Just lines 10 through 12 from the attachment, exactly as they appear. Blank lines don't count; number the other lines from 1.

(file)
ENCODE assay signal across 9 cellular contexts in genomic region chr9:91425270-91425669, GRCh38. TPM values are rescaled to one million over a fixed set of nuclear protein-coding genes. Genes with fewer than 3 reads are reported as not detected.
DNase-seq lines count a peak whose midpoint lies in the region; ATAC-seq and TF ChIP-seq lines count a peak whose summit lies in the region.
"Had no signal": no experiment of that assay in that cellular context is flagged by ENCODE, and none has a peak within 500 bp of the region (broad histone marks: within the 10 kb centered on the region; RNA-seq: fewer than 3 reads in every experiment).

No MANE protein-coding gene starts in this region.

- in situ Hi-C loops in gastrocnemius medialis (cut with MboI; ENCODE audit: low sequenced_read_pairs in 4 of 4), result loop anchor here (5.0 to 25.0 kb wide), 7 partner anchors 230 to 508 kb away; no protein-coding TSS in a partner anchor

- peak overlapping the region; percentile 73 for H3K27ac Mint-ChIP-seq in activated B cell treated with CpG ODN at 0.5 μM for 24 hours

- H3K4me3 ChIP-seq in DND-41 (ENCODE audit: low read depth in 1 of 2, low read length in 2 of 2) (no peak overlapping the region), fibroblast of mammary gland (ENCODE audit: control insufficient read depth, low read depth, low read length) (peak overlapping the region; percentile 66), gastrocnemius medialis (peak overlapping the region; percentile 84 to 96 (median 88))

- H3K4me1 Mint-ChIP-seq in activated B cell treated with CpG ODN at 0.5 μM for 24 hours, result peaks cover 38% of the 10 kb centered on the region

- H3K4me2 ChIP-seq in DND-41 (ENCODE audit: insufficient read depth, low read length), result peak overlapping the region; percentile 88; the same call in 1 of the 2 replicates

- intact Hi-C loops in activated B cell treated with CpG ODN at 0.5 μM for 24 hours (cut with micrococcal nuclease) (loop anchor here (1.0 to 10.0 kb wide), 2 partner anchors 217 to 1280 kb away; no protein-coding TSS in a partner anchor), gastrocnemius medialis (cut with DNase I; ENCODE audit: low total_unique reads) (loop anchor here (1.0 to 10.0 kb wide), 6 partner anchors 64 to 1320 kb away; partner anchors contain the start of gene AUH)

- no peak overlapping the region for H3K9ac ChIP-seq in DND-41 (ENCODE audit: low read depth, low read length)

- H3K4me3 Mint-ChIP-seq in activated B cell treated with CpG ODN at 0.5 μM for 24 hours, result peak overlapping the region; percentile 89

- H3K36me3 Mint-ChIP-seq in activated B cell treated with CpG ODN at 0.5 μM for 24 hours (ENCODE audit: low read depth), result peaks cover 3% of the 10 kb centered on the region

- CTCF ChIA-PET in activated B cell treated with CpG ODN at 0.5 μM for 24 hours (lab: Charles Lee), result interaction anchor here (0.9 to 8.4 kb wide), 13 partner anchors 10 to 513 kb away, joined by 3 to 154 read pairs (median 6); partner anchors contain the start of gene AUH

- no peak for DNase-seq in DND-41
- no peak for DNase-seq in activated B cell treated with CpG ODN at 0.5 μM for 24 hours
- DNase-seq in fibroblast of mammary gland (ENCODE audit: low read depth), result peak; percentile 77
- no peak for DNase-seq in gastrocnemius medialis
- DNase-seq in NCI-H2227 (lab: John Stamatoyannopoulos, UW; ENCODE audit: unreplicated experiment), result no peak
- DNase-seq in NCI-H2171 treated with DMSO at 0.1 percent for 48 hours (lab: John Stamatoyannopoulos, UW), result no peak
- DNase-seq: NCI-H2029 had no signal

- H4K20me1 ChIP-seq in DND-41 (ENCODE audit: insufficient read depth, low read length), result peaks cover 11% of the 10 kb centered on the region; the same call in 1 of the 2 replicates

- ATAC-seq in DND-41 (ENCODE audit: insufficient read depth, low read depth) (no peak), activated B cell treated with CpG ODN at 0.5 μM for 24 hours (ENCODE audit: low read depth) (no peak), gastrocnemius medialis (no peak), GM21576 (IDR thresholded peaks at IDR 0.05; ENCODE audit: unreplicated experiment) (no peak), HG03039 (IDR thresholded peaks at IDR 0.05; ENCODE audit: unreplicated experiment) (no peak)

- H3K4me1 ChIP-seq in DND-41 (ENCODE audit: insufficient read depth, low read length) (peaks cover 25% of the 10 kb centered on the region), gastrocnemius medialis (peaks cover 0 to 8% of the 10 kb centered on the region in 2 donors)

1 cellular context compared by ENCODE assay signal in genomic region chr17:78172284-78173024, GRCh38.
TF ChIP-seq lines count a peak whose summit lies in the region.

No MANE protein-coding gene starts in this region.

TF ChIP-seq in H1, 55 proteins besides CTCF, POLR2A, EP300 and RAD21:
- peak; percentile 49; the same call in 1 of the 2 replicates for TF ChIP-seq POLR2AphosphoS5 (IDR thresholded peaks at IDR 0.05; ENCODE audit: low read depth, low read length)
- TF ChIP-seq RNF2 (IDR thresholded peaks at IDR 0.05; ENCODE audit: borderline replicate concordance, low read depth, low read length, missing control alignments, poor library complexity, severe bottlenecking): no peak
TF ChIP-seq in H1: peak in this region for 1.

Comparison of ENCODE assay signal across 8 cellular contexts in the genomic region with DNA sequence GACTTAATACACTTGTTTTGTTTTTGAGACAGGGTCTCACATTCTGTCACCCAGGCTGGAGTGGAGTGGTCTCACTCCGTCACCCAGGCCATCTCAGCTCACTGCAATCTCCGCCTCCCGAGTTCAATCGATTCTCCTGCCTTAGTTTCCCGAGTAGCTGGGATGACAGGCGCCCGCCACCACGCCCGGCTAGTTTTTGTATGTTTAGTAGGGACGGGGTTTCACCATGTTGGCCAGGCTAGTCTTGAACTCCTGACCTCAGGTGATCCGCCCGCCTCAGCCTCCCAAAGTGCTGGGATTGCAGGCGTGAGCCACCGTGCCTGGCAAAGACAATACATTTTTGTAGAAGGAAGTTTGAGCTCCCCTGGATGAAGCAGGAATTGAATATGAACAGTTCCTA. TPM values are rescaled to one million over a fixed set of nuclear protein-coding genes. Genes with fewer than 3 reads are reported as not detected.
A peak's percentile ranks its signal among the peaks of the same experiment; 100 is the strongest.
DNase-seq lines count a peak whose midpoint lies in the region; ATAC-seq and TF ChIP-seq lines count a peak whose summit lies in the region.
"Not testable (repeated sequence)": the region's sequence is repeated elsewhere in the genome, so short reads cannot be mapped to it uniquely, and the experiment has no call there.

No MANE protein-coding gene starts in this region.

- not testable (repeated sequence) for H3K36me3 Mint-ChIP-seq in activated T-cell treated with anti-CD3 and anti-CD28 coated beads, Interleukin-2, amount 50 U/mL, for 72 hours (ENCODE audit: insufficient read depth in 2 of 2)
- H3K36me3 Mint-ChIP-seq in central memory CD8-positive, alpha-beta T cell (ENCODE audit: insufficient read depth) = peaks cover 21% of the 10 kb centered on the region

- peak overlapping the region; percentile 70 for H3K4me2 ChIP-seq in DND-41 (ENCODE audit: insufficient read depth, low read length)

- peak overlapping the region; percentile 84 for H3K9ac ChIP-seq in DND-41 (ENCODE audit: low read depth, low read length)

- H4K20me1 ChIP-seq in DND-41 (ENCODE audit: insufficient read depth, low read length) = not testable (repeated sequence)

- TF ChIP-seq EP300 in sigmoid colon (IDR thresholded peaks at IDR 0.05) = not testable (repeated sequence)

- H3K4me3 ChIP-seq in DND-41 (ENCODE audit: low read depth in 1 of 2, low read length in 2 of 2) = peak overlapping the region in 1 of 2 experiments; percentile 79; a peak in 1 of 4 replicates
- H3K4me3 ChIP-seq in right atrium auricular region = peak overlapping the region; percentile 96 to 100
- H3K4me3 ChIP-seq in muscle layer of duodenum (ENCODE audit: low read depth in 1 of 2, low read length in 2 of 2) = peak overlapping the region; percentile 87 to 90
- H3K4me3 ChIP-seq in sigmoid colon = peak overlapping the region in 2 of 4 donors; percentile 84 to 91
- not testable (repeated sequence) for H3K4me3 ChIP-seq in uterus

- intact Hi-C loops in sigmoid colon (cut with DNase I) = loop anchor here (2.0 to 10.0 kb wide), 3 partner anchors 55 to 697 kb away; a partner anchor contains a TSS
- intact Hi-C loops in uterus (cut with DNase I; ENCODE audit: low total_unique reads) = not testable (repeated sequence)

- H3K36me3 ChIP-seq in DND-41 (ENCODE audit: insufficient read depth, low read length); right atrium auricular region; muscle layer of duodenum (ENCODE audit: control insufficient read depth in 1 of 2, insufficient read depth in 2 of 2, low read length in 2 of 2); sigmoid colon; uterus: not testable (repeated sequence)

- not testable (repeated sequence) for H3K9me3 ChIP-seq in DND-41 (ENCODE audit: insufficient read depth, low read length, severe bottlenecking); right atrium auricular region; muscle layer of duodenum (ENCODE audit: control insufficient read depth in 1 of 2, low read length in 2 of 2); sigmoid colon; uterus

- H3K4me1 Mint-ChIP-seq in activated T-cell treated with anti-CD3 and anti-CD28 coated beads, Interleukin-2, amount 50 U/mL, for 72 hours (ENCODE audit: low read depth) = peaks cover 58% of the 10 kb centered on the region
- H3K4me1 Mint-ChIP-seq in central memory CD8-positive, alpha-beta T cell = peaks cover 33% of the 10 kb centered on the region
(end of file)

- intact Hi-C loops in activated B cell treated with CpG ODN at 0.5 μM for 24 hours (cut with micrococcal nuclease) (loop anchor here (1.0 to 10.0 kb wide), 2 partner anchors 217 to 1280 kb away; no protein-coding TSS in a partner anchor), gastrocnemius medialis (cut with DNase I; ENCODE audit: low total_unique reads) (loop anchor here (1.0 to 10.0 kb wide), 6 partner anchors 64 to 1320 kb away; partner anchors contain the start of gene AUH)

- no peak overlapping the region for H3K9ac ChIP-seq in DND-41 (ENCODE audit: low read depth, low read length)

- H3K4me3 Mint-ChIP-seq in activated B cell treated with CpG ODN at 0.5 μM for 24 hours, result peak overlapping the region; percentile 89